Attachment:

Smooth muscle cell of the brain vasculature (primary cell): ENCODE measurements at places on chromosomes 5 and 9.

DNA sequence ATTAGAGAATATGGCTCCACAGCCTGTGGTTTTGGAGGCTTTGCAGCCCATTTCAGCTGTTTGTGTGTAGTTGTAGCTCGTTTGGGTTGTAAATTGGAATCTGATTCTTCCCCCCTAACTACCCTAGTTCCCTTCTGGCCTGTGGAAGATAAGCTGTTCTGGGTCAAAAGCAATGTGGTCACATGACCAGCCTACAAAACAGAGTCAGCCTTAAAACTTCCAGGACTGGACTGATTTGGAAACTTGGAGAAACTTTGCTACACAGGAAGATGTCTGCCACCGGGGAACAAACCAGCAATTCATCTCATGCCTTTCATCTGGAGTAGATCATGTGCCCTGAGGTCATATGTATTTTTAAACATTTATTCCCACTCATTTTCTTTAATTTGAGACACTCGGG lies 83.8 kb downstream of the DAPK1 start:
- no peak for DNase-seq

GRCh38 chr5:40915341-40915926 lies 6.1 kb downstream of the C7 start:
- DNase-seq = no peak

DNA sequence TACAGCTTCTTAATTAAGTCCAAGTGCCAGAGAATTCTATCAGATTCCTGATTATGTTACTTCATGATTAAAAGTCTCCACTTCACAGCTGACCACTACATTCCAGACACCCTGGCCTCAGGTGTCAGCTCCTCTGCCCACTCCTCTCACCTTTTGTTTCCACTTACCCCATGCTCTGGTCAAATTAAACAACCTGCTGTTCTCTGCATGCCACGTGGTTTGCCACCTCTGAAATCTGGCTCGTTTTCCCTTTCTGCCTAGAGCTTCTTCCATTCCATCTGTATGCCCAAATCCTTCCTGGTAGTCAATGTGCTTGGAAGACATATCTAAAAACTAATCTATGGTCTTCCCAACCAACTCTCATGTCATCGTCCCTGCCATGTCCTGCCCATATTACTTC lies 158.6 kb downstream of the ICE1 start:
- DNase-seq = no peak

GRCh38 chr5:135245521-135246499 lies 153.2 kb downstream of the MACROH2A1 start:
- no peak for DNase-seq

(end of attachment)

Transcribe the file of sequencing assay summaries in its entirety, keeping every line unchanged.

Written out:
Smooth muscle cell of the brain vasculature (primary cell): ENCODE measurements at places on chromosomes 5 and 9.

DNA sequence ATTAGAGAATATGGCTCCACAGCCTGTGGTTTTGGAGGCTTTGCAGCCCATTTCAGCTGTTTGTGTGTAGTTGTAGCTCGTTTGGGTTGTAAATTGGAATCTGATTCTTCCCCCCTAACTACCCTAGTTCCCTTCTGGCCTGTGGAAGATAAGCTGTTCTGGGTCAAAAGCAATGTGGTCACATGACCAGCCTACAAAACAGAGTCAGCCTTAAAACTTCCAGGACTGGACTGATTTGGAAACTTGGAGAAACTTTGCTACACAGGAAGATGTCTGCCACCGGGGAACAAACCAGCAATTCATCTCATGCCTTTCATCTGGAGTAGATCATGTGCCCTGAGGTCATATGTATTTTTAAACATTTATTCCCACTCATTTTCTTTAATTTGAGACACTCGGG lies 83.8 kb downstream of the DAPK1 start:
- no peak for DNase-seq

GRCh38 chr5:40915341-40915926 lies 6.1 kb downstream of the C7 start:
- DNase-seq = no peak

DNA sequence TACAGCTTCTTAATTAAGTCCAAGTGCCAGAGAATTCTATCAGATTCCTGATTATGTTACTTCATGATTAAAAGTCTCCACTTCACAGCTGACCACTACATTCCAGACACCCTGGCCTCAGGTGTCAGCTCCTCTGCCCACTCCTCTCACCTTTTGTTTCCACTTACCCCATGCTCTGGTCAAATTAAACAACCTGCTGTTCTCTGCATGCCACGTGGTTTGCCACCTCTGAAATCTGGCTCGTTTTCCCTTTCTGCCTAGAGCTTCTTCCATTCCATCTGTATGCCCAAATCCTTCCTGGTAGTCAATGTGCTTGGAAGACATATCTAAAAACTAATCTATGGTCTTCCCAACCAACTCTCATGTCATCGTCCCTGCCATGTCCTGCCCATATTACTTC lies 158.6 kb downstream of the ICE1 start:
- DNase-seq = no peak

GRCh38 chr5:135245521-135246499 lies 153.2 kb downstream of the MACROH2A1 start:
- no peak for DNase-seq